There are more and more types of jig heads hitting the market all the time. My first choice is the AusSpin brand made on the Mid North Coast.

Other jig heads I’ve used include Squidgy, Gamakatsu and Double Strike but there are plenty more. Size 4 is a good hook size to start with and suitable jig head weights depend on the depth of water you will be fishing and current strength.

In still, shallow water go as light as you can (between 1/16oz and 1/32oz) and reserve heavier heads for deep or fast-flowing areas.


Now onto the big issue – boats. You can catch bream on lures by walking around the shoreline or you can spend $30,000 or more on an elaborate bream boat.

If you have the funds and want to fish in style like the big boys then by all means go out and set yourself up that way. There are, however, alternatives which won’t break the bank.

I fish from a kayak which cost me $800. I catch heaps of bream and would prefer to fish from my kayak than a big bream boat.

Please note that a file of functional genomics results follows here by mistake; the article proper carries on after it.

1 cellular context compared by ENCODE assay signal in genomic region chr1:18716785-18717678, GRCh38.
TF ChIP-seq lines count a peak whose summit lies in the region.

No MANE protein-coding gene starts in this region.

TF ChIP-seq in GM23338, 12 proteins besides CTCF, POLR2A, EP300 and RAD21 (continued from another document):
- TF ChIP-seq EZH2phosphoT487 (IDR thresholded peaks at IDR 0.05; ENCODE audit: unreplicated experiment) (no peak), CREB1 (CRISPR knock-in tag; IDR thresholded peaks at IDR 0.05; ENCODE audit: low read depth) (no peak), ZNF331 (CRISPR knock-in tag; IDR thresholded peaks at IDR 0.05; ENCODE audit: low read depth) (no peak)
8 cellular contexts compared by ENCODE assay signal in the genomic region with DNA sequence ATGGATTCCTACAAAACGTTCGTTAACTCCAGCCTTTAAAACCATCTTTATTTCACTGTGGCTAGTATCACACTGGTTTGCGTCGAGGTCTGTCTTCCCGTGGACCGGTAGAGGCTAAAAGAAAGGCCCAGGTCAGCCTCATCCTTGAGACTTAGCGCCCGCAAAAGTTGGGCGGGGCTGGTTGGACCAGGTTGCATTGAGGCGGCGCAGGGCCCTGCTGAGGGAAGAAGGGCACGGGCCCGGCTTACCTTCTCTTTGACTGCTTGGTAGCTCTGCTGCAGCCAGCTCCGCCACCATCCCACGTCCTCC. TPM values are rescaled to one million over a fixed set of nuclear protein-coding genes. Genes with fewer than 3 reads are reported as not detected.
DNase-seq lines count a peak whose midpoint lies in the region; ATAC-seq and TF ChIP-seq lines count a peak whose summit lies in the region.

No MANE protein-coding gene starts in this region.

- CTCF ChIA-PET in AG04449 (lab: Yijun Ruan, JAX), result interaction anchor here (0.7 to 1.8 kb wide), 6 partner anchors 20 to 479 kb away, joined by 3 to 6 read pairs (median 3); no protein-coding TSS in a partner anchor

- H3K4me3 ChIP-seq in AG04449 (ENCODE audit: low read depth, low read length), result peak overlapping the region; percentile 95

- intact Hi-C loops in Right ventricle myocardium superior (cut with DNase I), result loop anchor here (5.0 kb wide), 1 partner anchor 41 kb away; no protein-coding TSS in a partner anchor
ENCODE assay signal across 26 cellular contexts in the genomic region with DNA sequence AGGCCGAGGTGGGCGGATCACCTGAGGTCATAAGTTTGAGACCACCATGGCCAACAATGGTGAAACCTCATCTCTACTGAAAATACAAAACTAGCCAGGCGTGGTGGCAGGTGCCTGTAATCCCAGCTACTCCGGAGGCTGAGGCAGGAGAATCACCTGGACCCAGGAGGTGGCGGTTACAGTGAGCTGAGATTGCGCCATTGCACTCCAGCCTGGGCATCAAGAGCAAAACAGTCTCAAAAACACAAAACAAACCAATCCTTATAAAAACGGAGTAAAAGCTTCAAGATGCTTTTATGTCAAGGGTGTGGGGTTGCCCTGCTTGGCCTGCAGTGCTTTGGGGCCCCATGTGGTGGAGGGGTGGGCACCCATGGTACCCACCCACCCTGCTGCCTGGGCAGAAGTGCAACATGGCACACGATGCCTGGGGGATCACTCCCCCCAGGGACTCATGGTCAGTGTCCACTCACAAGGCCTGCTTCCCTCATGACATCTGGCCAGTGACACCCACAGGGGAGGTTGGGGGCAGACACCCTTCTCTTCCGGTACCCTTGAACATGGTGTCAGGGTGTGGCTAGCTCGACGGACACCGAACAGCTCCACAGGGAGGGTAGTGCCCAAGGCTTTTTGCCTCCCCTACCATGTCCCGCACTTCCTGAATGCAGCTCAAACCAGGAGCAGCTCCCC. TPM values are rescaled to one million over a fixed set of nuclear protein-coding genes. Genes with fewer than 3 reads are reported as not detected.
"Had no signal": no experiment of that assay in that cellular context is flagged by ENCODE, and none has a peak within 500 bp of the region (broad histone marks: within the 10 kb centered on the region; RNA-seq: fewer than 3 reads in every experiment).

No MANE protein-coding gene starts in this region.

The silence and stealthy approach from a canoe or kayak is unbeatable in the secluded creeks that I fish. It’s easy enough to pick up a second-hand canoe or kayak for around $500 or less and that will certainly put you in the picture.

A second-hand punt with a decent trailer, 10hp to 15hp motor and lifejackets can be found for between $1800 and $3000 or perhaps less if you’re lucky. Stick an electric motor on it, get a good battery and you’re set.

You don’t really need a sounder for bream but even if you do want one you can add a total of about $1800 for the electric, battery and sounder to the cost of your second-hand punt.

Is the electric motor really necessary? Perhaps not, but an electric provides a low-noise approach to shy fish and is a great boat-positioning tool to control wind and tide drift and allows you to make many more casts at appropriate structure – and put your lure in front of more fish more often. For those casting to shore-based structure like rock walls, snags and weed, it’s probably more important to have an electric than a sounder.